NCS is scared of conservatives, and to some extent, STA is as well. I’m not saying that educating ourselves about politics will turn us all conservative, but I do think that more discussion on political issues, especially at NCS, will help to depolarize the student body. There’s nothing wrong with a liberal majority in a student body, but that majority has to stem from individual development of a political identity through researching current debates and discussing them with others. Issues such as abortion and immigration rights, while more controversial, are not the only debates to exist. That’s why Gov Club (as well as classes like AmGov and Writing Politics) was so important for me starting back in freshman year. If I had never started attending meetings, I would have blindly followed whatever I picked up around me and never formed my own political beliefs.
Politics is arguably one of the most important fields for us to know about as we get older. Unlike math, which is perhaps important for future Economics majors and budget calculations, or biology, which will mostly be left to the future doctors and Google in a pinch, we all participate in our political system through voting. There is no one we can hire to vote for us or tell us what to do–we have to do our own research. And yes–there is often a lot of political tension on the Close. That may not change, but we can develop our own mindsets about where we stand politically to lessen the divide and create meaningful discussion.
Note: The author of this article is the liberal president of Government Club.
Maryam Mohseni '24
Following the death of Mahsa Amini in the custody of Iranian morality police, protestors took to the streets. The already unstable country has been further destabilized with calls for the overthrow of the current government and a total regime change, as well as foreign intervention, namely from the United States. This is nothing new. In fact, opposition forces have been growing in the Islamic Republic of Iran from the moment it was established, and in the past few years social unrest has become more and more prevalent. Although we hear that these protests are as a result of mandatory hijab laws and the death of Mahsa Amini, the reality is much more complicated and layered. The country has been suffering from systematic corruption and economic mismanagement for decades now. Social and economic mobility is practically impossible, current inflation rates are at least at 50%, and poverty rates are estimated to be at 60%. So, for the protestors, Mahsa Amini’s death was simply a stark reminder of everything that is going wrong in the country.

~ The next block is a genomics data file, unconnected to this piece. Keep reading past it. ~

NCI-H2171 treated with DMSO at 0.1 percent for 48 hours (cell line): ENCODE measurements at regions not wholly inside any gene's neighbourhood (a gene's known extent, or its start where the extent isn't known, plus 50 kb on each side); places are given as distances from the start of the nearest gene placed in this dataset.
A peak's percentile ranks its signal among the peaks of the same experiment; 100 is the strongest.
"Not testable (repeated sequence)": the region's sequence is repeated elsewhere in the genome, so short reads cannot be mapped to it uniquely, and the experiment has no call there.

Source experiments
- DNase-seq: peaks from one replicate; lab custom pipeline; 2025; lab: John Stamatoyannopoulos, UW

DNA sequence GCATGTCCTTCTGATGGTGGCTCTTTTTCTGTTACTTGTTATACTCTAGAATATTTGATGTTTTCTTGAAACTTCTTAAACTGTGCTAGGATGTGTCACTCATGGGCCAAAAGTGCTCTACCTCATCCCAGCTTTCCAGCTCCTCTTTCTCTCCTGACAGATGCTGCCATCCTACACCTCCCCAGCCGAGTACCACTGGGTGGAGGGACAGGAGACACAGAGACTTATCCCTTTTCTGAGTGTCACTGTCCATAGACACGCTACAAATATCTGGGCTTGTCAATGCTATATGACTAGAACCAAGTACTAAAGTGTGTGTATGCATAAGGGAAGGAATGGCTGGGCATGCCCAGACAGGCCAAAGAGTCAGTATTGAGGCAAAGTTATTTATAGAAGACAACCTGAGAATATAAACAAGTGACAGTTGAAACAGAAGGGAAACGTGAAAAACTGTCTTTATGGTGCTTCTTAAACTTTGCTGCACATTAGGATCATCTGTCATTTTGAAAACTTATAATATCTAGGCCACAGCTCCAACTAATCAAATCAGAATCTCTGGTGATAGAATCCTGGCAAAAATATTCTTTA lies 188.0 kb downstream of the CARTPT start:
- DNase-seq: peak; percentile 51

As people take to the streets to protest, there is no clear path as to what comes next and what role the rest of the world plays in this social strife. It is highly unlikely that the government will reform itself. However, calls for the intervention of the United States are a mistake. Historically, United States intervention in the Middle East has never resulted in a positive outcome as measured by economic growth, political stability, and democratic governance. Take Afghanistan, for example. In 2001, the United States invaded Afghanistan, toppling the Taliban. Twenty years later, with hundreds of thousands of casualties, trillions of dollars spent, and a new wave of the refugee crisis, the war seems to have taken us nowhere: the Taliban are back in power. Similarly, the U.S. invasion and later occupation of Iraq resulted in more than one million Iraqi deaths, destroyed the country's infrastructure, triggered ongoing sectarian and ethnic upheavals, and left the country with no clear path forward. History need not repeat itself for the third time.